Civil society groups dismiss these programmes as a farce. "Rehabilitation has become a charade. The beneficiaries and the middleman share the margin money provided by the State. Banks are reluctant to grant loans but ready to `sanction and recover loans' on paper and `close the account'. The bank is happy having `extended the loan' to the needy. Elated, the government could claim the rehabilitation of yet another scavenger on paper. Content with his share of the margin money, the beneficiary goes back to scavenging. That is how you see so many of them being rehabilitated but the pernicious practice is still persisting," says Gita Ramaswamy. Last year she brought to light the existence of manual scavenging in Chief Minister Y.S. Rajasekhara Reddy's Assembly constituency, Pulivendula, in Kadapa district.

"If the government and the civil society groups are serious about the problem and want to break this vicious circle, they should take up a massive programme of demolishing the dry latrines across the State. That would effectively end the problem once and for all. Then a leak-proof, sustainable rehabilitation programme like allotting two acres of land to each of the beneficiaries could be thought of," she suggests.

Bureaucratic red tape and hurdles come in the way. Though a Mission has been created in the APSCCFC, no department is prepared to take responsibility for it. The APSCCFC says it is not equipped to take up demolition work and wants the local bodies to do it. The Commissioner of Panchayati Raj and the Director of Municipal Administration have the task of monitoring the ban in gram panchayats and municipalities, but manual scavenging continues in the absence of a proper sewage system.

The Railways and the Army, too, employ them. The fact that local authorities still have manual scavengers on their rolls and continue to employ them perhaps reflects the extent of institutionalisation of the practice. The Department of Social Welfare says it can only take care of the welfare of scavengers.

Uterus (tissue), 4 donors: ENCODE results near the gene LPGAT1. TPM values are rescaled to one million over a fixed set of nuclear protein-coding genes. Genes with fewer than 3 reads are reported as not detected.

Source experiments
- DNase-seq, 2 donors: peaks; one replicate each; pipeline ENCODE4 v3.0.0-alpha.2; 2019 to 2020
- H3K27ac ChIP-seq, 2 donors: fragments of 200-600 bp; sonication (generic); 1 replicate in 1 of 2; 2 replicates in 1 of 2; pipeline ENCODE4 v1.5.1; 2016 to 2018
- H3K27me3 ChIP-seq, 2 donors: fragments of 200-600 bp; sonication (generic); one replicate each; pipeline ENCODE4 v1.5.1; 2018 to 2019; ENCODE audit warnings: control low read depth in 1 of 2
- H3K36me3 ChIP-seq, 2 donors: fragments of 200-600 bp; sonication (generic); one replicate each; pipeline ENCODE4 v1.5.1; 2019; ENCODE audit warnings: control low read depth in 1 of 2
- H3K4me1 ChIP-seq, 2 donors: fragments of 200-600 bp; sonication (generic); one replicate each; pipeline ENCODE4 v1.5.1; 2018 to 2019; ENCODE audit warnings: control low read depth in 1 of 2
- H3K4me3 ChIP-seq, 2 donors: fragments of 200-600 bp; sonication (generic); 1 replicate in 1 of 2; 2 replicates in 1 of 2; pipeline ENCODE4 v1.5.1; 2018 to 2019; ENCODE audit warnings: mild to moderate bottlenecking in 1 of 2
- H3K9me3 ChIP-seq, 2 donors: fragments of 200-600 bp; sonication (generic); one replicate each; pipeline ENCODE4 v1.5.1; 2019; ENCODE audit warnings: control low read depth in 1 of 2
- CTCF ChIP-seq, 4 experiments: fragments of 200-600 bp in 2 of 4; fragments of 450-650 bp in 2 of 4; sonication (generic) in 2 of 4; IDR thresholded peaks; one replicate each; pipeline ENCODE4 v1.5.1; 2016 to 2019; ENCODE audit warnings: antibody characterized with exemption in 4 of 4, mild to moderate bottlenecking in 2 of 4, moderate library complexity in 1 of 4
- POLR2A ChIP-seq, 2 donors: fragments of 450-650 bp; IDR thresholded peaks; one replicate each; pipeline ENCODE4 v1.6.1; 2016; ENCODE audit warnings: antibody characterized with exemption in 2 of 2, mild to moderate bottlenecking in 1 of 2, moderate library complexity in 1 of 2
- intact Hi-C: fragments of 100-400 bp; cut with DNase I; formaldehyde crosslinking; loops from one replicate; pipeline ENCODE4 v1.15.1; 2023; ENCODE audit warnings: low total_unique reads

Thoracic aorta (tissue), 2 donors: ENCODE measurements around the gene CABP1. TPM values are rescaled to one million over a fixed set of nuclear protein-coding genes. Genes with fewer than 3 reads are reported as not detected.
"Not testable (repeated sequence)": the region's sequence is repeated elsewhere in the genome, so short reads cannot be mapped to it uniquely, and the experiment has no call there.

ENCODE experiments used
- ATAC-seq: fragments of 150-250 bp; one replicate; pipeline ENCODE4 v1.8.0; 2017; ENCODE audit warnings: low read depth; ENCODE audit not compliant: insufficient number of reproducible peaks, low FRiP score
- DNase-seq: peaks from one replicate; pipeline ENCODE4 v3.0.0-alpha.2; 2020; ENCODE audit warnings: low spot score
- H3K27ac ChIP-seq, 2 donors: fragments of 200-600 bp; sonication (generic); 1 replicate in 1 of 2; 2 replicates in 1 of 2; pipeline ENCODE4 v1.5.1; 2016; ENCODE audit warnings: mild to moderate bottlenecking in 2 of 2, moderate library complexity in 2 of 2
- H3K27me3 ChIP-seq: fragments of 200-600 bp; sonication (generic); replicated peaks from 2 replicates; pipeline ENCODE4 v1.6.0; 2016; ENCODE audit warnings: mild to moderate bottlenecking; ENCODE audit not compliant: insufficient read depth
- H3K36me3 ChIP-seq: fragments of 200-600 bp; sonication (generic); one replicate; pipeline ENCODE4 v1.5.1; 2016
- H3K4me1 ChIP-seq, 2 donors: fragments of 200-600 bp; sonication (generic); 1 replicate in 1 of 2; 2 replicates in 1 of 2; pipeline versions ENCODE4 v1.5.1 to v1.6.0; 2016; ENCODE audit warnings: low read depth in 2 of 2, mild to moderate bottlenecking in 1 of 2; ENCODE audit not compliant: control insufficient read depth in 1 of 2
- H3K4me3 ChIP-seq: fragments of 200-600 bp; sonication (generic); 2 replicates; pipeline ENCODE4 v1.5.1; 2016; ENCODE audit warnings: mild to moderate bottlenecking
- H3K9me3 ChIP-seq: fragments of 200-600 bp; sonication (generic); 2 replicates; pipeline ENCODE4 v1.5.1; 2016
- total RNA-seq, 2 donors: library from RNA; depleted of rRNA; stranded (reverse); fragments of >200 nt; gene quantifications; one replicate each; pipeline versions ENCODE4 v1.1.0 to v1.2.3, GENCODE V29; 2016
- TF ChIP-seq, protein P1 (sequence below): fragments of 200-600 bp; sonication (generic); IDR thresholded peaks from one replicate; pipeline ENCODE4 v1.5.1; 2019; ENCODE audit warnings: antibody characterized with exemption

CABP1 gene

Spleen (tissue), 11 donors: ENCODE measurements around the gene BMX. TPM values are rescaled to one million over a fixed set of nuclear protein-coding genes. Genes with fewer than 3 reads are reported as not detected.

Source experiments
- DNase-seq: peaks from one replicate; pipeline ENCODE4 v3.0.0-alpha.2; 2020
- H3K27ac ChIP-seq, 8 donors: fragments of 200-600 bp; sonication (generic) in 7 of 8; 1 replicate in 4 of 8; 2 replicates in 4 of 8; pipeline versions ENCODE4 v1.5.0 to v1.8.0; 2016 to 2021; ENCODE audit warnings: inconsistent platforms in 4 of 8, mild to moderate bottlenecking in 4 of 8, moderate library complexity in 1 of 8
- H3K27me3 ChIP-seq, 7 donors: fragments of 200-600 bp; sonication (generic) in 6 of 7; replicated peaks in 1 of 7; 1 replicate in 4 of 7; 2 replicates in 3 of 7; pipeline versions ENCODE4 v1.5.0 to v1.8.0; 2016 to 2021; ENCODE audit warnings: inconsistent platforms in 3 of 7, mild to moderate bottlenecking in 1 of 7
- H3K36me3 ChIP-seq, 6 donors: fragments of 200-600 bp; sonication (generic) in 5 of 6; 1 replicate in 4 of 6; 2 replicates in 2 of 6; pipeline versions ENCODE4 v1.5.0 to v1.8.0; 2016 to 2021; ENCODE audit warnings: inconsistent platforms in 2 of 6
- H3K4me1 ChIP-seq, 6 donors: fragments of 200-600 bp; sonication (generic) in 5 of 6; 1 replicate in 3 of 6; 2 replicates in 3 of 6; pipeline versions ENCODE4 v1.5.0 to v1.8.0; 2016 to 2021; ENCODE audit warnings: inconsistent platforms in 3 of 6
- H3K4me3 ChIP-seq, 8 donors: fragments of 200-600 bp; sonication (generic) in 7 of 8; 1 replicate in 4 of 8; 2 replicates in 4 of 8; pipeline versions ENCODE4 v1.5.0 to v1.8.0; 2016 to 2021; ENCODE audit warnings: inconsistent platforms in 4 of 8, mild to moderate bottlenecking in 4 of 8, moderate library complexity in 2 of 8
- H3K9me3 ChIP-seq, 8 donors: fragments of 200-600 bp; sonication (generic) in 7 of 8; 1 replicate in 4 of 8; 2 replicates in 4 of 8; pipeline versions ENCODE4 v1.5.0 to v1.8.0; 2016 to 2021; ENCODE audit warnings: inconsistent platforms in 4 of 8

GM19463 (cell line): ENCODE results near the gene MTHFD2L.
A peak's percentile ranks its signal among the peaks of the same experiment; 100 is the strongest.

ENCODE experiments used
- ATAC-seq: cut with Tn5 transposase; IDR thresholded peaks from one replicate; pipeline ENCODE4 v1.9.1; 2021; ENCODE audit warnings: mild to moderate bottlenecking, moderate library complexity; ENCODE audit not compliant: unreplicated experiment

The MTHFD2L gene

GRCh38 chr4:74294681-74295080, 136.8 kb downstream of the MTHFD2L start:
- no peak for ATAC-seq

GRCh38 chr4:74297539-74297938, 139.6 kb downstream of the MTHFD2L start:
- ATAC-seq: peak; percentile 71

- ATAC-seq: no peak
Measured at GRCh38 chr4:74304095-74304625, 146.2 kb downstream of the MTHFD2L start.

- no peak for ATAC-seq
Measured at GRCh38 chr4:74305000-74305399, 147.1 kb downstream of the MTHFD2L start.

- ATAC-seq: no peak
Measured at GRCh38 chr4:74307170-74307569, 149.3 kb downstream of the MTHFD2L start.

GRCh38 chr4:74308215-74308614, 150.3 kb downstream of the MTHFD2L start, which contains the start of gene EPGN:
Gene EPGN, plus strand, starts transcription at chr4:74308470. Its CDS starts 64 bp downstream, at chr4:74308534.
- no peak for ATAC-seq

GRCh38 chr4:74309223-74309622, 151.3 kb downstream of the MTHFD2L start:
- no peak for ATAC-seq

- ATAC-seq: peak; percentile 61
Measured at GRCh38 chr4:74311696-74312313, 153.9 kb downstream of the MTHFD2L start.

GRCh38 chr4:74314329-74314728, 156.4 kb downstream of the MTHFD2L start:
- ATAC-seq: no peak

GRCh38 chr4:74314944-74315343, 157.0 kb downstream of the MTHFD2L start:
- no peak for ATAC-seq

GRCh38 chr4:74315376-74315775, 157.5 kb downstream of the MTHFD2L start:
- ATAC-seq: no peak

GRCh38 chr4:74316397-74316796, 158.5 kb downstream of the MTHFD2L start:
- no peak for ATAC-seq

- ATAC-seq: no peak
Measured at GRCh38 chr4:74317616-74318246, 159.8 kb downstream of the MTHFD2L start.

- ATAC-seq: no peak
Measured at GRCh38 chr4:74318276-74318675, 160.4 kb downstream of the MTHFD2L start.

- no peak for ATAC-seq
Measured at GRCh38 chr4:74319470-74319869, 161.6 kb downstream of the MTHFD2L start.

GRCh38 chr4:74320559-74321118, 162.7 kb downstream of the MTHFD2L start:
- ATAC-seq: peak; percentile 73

There is resistance at the local level in the absence of alternative sanitary initiatives, besides pressure from local people's representatives. The SKA cites examples of attacks on local officials who undertake demolition drives. Then there is acute shortage of space for locating alternative toilets in places like the fertile East and West Godavari districts. All available space in these districts is used for growing paddy.

Historically, the practice is seeped in the caste hierarchy, just as it is elsewhere in the country, and is confined to the bottom most sub-caste of the Dalit community. They are called Methar (migrant Balmikis from North India) in Hyderabad and Telengana and Paki in coastal Andhra Pradesh. Gita Ramaswamy narrates how Methars were brought from Haryana by one of the Nizams, Nizam-ul Mulk, between 1855 an 1860 partly because no local was willing to take up the demeaning job. Traditionally, scavenging communities, too, preferred to work in areas far away from their native villages to avoid the stigma.

"So there are these Madigas, one of the major groups within Dalits, from Nellore doing the job in Rayalaseema, Rellis taking up the work in East and West Godavari and Krishna districts and Yanadis in Ongole, Guntur and Prakasam districts. In Anantapur, bordering Karnataka, Halalkhors (a Muslim sect) were used," she adds. .